The Good, the Bad and the Ugly of one week sprints

Posted in agile, management, scrum on March 15th, 2009 by Joerg – Be the first to comment

I recently saw Bob Martins Keynote on ├średev. Around time index 14:30 he is talking about length of iterations. This reminded me on some experiences we made recently when trying sprints of one week in some of our teams. So here are some aspects we found.

The Good

  • Scrum zeremonies are done very often. The people on the teams were used to scrum, but the teams were new. So the training effect of doing planning, review and retrospectives so often was good. By the way, the zeremonies are proportionally shorter. There is no waste of time just because there done more often.
  • The short iterations gave a good feedback on where the project was going and how long this will take.
  • The focus is very high on completing the sprint-tasks, but this is not only a good side. See also the Ugly.
  • Teambuilding happens faster than with longer iterations. I think this is mainly, because teambuilding needs all phases of an iteration to be completed and shorter iterations mean the phases happen more often.

The Bad

  • Tasks need to be prepared very well. A one week iteration is not only challenging for the team. It is even more challenging for the product owner. Tasks need to be well prepared and small enough to fit into one week.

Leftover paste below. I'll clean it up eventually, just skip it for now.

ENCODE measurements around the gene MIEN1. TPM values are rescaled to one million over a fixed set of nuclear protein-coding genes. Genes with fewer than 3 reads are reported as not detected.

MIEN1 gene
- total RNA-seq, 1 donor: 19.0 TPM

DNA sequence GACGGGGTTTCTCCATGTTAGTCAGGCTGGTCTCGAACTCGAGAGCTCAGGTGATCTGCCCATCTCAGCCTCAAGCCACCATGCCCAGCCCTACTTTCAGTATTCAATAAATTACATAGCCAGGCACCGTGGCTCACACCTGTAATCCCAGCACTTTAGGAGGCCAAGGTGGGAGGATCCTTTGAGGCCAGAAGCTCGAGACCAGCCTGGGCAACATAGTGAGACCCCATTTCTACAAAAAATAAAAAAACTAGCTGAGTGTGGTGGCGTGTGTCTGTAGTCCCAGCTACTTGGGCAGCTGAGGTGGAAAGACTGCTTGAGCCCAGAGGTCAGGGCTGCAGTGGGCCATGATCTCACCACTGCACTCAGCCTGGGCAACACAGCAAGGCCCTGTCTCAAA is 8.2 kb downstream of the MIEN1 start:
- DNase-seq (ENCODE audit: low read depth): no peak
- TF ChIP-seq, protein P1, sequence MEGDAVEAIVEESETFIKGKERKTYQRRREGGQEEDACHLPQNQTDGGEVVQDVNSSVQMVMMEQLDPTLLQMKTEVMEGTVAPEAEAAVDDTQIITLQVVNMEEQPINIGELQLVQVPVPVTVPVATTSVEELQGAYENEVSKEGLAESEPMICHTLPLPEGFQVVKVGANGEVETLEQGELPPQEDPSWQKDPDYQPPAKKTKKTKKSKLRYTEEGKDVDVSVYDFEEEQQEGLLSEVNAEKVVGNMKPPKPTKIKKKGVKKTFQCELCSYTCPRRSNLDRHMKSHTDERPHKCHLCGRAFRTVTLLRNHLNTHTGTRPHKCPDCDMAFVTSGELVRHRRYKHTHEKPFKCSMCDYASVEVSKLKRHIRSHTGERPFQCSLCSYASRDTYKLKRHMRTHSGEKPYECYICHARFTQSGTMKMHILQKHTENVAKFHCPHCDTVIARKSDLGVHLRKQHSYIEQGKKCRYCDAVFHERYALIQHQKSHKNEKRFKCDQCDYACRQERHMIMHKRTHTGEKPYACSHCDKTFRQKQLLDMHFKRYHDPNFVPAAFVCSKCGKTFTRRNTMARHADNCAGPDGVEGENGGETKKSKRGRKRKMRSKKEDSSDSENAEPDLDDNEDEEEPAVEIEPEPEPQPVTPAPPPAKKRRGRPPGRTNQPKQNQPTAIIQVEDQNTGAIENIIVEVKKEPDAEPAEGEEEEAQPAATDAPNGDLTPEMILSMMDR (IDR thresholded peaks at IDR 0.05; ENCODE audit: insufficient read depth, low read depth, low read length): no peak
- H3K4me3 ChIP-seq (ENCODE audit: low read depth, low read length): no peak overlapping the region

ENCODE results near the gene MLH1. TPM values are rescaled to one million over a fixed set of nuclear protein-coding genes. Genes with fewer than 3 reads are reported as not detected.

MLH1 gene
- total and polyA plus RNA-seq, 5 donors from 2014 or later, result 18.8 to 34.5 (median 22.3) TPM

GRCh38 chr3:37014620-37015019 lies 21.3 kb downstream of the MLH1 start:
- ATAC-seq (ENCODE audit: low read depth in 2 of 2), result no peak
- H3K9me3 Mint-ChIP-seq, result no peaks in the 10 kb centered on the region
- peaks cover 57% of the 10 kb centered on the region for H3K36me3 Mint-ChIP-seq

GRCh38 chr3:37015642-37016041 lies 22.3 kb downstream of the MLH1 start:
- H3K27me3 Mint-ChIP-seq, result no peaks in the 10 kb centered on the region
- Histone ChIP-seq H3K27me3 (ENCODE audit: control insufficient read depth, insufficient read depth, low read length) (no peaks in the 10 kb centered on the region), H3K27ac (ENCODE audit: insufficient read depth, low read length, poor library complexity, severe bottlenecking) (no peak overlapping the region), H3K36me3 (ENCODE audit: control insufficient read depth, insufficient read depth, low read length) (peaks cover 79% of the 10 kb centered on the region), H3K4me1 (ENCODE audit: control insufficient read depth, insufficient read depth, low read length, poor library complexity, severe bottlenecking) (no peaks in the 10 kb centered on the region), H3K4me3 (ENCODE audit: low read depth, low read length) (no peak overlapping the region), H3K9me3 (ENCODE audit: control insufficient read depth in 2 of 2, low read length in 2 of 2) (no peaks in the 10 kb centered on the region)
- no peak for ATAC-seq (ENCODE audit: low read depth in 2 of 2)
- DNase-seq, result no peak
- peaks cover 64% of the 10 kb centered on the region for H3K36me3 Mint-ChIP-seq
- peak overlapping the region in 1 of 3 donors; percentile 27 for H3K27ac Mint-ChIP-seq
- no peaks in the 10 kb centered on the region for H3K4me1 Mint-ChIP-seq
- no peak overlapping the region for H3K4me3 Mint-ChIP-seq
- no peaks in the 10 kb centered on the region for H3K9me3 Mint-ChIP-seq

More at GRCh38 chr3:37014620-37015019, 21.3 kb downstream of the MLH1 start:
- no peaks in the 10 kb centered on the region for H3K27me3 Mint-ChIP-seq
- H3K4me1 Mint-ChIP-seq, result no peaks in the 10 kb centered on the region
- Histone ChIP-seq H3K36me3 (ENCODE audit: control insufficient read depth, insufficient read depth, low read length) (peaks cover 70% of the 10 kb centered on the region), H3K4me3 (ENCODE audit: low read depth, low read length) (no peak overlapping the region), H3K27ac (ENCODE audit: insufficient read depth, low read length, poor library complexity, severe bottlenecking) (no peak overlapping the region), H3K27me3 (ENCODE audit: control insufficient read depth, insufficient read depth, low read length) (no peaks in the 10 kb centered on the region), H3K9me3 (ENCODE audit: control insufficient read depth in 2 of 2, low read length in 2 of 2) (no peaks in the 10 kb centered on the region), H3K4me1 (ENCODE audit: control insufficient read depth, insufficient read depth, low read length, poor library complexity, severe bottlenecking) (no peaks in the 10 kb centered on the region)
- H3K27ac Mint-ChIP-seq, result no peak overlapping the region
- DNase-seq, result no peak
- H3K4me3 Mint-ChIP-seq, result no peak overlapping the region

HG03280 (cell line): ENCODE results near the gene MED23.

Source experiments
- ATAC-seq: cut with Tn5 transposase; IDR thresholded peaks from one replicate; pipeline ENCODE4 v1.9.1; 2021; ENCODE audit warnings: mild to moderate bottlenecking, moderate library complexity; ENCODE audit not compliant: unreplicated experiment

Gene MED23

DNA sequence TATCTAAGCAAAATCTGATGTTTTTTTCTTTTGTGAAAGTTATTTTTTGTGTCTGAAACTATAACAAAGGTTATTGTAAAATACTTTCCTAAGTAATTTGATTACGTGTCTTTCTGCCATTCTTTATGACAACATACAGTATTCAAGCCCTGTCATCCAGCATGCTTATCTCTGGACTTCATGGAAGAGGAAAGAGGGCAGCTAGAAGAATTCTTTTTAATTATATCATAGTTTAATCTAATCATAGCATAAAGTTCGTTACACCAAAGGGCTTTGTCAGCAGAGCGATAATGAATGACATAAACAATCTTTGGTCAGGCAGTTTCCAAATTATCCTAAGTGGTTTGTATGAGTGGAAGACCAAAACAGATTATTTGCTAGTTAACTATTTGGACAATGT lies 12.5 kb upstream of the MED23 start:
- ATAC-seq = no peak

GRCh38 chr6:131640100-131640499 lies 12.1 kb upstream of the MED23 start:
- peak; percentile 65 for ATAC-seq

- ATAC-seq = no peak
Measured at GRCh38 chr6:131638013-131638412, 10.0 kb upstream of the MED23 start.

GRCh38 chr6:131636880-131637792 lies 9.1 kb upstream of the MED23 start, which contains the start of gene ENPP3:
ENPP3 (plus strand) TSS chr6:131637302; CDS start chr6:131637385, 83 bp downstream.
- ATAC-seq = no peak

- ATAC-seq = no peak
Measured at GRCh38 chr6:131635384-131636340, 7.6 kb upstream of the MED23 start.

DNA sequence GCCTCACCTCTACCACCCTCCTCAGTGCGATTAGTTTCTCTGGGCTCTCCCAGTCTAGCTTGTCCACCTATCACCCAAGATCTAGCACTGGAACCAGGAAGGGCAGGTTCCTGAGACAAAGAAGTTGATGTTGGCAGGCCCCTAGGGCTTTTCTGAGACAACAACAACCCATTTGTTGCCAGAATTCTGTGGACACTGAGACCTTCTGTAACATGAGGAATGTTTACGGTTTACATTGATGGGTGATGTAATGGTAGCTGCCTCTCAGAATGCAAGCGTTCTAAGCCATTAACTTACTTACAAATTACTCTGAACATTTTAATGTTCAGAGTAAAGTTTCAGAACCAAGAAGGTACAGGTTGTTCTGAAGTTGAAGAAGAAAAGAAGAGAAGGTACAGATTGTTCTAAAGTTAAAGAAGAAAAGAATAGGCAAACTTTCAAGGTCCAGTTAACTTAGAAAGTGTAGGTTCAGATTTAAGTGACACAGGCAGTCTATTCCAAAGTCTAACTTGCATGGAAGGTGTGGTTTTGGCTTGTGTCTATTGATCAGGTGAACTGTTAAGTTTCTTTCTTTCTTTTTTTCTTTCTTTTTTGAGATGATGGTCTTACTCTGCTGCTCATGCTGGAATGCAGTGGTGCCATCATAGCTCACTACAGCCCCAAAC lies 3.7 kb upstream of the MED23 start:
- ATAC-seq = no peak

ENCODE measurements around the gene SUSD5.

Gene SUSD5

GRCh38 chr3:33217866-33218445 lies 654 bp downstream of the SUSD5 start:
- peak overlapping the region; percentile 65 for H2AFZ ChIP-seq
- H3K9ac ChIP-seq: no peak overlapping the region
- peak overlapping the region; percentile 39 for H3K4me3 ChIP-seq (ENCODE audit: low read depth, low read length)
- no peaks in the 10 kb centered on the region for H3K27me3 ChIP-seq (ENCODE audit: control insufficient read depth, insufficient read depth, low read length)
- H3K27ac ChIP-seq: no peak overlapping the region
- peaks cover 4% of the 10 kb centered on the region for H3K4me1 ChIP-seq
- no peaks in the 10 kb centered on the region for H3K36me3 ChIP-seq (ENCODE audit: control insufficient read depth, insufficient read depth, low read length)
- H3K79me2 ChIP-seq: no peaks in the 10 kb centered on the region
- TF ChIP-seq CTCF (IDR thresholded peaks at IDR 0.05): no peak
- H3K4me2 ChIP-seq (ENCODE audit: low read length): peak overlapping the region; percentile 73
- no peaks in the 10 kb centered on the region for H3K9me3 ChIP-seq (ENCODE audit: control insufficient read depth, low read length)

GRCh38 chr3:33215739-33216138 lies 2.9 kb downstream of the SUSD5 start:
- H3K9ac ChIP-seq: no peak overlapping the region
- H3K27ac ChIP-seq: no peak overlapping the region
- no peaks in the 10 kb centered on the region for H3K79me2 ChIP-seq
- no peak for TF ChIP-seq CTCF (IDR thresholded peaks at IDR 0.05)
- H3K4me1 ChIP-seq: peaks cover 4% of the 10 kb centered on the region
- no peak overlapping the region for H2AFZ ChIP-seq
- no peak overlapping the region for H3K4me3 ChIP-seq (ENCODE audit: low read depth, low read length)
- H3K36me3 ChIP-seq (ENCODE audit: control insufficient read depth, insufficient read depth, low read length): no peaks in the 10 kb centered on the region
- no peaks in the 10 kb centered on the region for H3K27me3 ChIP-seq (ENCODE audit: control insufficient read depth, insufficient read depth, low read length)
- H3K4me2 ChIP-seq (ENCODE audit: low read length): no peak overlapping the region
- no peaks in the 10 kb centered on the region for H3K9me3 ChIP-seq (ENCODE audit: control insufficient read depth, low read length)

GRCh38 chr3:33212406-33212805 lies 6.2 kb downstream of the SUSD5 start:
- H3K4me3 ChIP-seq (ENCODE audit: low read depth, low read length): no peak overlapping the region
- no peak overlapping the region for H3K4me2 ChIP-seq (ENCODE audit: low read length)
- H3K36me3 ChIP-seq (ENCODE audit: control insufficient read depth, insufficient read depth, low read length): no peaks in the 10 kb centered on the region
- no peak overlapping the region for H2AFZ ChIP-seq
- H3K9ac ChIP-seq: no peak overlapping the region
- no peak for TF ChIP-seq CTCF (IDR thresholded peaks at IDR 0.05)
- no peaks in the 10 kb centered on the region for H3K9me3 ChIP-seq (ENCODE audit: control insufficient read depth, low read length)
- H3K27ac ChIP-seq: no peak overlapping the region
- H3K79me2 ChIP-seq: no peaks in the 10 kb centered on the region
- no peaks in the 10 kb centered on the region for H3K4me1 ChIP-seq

• Some people on the team will not like such a short iteration. You need to get the commitment of everybody that they want to try this for a while.
  • Things that go wrong, hurt faster and harder. This is good as long as the real reason will be removed. But it is easy to think of the short iteration to be the problem instead of the real reason.

The Ugly

  • As already said, it is easy to get in a situation where the one week iteration is seen as the problem even if there are other reasons. This can remove this option for the future. So make sure the situation is ready, before you try.
  • People can feel like being in a hamster’s wheel. This prevents from taking a step back and seeing the whole picture. Short sprints can show a lot of problems in the process, but they can hide larger issues or prevent alternative approaches. Everybody just feels they have no time for it.

So what is your experience with one week sprints? Is it just like Uncle Bob says: “It takes a real man to do one week iterations”?